The next day however, was to be a big one. There were quite a few spots that I was determined to visit, so when I became sick that morning (vommitty kind of sick, not Covid kinda sick) I refused to let that interfere. We bought a bucket from the supermarket in case I needed to vomit in the car and we set off to do a little exploring.
Our first stop was The Swimming Hole. It looked absolutely glorious but I was in no shape to do the scrambling required to get down there safely, so after a little looksie we decided that we would come back the following day to go for a dip.
We ended up deciding to drive to some beaches near Coffin Bay – a decision I was extremely happy with.
By the time we arrived at Farm Beach my illness had disappeared, the sun was shining, the weather was warm and the water looked inviting – I couldn’t wait to go in for a dip!
Farm Beach is one of the many beaches in Australia that permits 4wd vehicles to drive along it, but as we didn’t have one, we parked in the car park and walked down to a secluded section of the bay. After thoroughly dousing myself in sunscreen, it was time to fly the drone and cool off in some truly beautiful water.
Seriously, how gorgeous is this water?!
Farm Beach is the kind of beach that I want to return to armed with a beach umbrella and an esky full of booze and snacks. It is the perfect place to spend an entire day relaxing, although due to our lack of planning and the unrelenting sunshine, we did end up departing after a few hours – these pale ladies needed to get out of the sun!
After we left Farm Beach, we drove a little bit further onwards to nearby Greenly Beach. We had heard that Greenly had beautiful rock pools, but none of them were looking super gorgeous with the tide as it was. However, we did find this incredible flat rock formation separating the beach, which made for some absolutely epic photographs.
Before too long, the sky darkened, the waves got extra rough and a storm started to roll in, so we decided to call it a day and start the drive back to Port Lincoln.
The next day, I was feeling much better and ready to spend our last day out exploring. We had a flight back to Adelaide that evening at around 1900, so we had all day to enjoy!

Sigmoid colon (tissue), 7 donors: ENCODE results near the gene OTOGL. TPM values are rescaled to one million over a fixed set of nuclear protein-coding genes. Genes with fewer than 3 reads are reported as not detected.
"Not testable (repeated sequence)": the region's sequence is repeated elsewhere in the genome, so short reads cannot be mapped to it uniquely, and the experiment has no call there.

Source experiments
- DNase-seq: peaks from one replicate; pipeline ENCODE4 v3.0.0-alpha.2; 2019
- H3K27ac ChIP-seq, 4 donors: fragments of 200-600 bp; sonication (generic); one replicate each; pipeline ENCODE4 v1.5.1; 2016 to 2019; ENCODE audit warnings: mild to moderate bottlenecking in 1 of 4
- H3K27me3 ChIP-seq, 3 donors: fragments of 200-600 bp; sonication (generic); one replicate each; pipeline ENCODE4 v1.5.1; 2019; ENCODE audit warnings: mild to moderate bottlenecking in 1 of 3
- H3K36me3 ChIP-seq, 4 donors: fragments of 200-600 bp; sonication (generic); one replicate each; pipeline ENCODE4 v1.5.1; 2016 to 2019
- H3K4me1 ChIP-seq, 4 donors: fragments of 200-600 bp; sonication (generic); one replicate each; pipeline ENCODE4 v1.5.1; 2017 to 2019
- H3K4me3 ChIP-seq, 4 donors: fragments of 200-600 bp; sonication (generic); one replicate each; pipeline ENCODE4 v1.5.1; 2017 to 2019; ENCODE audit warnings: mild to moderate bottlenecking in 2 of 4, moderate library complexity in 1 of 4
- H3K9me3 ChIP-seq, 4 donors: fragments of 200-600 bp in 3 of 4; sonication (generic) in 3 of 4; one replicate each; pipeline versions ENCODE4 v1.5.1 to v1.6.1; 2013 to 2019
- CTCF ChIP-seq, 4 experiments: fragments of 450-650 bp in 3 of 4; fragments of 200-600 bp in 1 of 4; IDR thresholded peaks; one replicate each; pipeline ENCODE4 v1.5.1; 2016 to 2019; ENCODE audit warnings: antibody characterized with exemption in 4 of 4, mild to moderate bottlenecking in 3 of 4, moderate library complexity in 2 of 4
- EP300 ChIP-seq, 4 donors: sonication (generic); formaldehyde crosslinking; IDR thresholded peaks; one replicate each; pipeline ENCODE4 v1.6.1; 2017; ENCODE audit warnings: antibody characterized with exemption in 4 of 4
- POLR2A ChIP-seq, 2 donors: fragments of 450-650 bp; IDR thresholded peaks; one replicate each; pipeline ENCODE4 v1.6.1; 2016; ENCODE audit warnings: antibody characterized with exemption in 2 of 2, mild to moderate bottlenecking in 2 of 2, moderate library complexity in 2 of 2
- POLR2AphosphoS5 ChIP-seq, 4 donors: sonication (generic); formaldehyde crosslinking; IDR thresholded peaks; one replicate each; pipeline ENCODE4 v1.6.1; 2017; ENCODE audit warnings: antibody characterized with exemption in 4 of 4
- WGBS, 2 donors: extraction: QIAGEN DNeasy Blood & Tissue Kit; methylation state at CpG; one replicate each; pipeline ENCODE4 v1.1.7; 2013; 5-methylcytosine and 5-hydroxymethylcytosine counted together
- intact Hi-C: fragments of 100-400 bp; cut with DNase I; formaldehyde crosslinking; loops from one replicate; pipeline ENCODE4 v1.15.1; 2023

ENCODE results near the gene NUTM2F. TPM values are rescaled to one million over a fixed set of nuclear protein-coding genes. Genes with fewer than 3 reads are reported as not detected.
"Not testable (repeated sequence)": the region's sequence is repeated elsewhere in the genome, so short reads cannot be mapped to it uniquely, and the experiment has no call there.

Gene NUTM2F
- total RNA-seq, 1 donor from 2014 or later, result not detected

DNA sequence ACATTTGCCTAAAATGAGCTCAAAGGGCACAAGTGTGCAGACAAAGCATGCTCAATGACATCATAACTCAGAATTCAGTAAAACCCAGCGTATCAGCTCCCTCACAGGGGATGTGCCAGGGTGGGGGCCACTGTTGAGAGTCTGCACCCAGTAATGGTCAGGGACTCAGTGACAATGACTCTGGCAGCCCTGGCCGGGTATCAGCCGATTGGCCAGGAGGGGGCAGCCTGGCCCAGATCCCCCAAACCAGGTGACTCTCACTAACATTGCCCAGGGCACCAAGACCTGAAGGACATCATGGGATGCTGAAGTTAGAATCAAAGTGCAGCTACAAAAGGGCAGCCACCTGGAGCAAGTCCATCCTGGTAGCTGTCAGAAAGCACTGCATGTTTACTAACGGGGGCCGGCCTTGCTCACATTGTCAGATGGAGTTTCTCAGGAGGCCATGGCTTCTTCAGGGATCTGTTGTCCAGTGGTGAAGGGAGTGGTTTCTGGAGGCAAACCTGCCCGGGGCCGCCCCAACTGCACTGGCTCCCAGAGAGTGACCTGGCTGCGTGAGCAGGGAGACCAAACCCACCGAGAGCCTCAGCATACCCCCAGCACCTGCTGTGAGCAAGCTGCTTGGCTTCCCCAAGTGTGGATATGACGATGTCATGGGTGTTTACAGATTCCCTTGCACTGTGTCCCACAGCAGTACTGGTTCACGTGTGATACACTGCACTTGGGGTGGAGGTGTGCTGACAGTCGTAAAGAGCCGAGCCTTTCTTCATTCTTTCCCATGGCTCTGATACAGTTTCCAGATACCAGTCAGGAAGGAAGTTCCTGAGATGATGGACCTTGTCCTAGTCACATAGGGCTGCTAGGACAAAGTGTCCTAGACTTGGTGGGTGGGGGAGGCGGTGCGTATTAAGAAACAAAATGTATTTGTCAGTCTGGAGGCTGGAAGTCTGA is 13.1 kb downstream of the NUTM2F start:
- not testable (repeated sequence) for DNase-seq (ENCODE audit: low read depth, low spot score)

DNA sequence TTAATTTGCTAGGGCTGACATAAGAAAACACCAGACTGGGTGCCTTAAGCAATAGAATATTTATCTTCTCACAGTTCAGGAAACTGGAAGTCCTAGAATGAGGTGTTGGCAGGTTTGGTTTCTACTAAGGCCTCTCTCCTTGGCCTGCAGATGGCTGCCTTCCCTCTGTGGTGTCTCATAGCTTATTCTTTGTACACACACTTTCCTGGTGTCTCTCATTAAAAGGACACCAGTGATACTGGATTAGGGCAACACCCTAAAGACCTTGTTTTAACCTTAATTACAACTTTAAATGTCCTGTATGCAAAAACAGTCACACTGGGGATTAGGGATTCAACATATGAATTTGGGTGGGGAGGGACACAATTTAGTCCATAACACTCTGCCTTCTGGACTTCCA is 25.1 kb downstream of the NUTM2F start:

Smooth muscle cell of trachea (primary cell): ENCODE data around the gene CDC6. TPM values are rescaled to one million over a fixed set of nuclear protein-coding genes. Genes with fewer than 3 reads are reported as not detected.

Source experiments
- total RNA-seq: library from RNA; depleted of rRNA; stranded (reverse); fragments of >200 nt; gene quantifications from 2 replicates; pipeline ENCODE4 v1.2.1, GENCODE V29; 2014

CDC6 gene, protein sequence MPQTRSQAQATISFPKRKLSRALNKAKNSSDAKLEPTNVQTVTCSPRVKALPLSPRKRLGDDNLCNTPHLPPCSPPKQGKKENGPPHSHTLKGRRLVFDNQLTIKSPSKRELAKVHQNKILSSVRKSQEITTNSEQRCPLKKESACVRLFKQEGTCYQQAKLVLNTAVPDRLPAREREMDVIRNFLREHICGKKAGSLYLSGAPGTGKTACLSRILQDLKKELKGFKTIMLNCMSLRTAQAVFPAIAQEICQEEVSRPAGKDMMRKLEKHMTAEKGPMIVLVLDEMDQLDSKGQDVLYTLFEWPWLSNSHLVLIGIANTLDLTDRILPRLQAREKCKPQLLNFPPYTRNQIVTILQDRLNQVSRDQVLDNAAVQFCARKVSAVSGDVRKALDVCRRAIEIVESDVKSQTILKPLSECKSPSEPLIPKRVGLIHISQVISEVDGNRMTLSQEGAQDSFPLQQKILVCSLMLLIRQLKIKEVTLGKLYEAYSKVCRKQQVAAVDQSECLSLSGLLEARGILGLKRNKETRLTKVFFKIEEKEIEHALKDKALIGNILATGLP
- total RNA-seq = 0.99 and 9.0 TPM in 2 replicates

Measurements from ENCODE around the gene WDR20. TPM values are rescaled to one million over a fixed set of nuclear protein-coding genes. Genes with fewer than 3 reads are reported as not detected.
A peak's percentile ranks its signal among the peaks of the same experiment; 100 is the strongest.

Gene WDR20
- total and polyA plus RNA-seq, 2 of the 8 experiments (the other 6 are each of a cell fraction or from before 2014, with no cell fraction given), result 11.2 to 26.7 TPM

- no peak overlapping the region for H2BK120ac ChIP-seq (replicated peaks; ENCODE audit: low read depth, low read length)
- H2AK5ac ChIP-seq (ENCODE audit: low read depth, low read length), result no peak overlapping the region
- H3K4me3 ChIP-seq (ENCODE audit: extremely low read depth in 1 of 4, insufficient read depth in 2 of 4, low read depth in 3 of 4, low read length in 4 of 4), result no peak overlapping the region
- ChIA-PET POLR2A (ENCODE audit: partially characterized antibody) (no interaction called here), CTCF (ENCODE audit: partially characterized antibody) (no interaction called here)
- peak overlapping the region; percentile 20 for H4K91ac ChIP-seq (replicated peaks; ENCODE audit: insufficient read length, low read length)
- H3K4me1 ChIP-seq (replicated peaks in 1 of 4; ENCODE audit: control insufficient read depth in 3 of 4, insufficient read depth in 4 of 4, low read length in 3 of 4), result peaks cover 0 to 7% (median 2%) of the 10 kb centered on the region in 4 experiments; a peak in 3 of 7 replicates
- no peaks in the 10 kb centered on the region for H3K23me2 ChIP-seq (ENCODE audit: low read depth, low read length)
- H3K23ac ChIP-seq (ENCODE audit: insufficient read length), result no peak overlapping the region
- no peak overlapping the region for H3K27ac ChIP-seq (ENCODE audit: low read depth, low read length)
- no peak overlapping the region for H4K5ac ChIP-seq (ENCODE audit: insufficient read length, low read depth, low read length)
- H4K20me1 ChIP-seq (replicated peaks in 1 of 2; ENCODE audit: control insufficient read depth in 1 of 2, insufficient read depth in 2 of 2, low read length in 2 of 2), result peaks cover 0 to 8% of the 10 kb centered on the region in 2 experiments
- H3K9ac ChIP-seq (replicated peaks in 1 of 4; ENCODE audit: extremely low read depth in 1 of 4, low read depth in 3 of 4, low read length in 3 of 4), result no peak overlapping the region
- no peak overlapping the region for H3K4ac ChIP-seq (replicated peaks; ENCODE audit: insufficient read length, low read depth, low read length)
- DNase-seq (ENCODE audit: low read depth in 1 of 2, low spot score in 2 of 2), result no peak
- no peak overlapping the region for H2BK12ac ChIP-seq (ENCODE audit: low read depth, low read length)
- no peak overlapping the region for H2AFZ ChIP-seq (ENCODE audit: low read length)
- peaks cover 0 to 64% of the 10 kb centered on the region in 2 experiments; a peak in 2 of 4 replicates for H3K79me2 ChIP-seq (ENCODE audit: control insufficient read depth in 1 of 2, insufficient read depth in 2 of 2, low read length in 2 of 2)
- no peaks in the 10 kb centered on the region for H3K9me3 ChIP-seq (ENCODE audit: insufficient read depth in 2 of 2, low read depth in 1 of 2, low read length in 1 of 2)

We started the day by driving back to Coffin Bay for a little oyster farm tour. We had done one in Tasmania that Ella and I really enjoyed, so it seemed like an absolute no brainer to do it again in Coffin Bay.
Once we arrived, we got kitted out in some waders and wasted no time in getting out into the water!
We waded out to this gorgeous floating restaurant, where we would get to shuck and eat oysters, drink wine and get a little history lesson about the industry and the area. I had pre booked us beers, wines and a bloody mary oyster shot (kinda delish, ngl) and by the time the tour was over I was a little more than just lightly toasted. How I didn’t end up slipping and flooding my waders is a mystery and a miracle!
After chowing down on a big seafood meal (including some absolutely delicious prawns and lobster) it was time to head back to The Swimming Hole.
Now, getting down is far from impossible but it also isn’t exactly a walk in the park. There is a ladder hanging off the sheer cliff face (attached by a chain) that you must climb down, it isn’t hard but I can understand that it might be nerve-wracking for some! After the initial descent there is quite a bit of rock scrambling required to get to the water, it wasn’t easy but I have also done much more difficult scrambling. If I can do it, you probably can too.
It was a bit of an effort to get there, but oh boy, it was worth the aching quads!
The water was perfectly refreshing, the sounds of the waves crashing into the rocks were mesmerising and the views were absolutely glorious. We had a stunning (practically private) swimming hole – I couldn’t think of a better way to relax before our flight home.
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Calypso Tours: Calypso are the best tour option for anyone wanting to swim with sea lions! I am fairly sure they still practice chumming, so from an ethical travel point of view, I wouldn’t recommend them for Great White Shark swims – but please keep in mind that there are a lot of people who believe this to be a perfectly fine practice – it is all about your personal values. There used to be a company in the area who lured Great Whites by playing music underwater, but they have since been bought out by Calypso, which is disheartening. A sea lion swim costs $215, click here to learn more
Coffin Bay Oyster Farm Tour: This fantastic tour is a must-do for any oyster lovers! A standard tour (including 6 oysters) costs $50 and you can add on extras such as drinks and souvenirs as you please, click here to learn more
Whalers Way: The Swimming Hole is located within the Whalers Way tourist area. You will need a permit to enter the area, which costs $40 per day and is absolutely worth the moolah!
Camera: Images captured with an Olympus OM-D E-M1 in conjunction with M.Zuiko 7-14mm f/2.8, M.Zuiko 12-40mm f/2.8 and M.Zuiko 40-150mm f/2.8 lenses as well as with the DJI Air 2S drone
Remember: Bring sunscreen, motion sickness tablets and an appetite for seafood!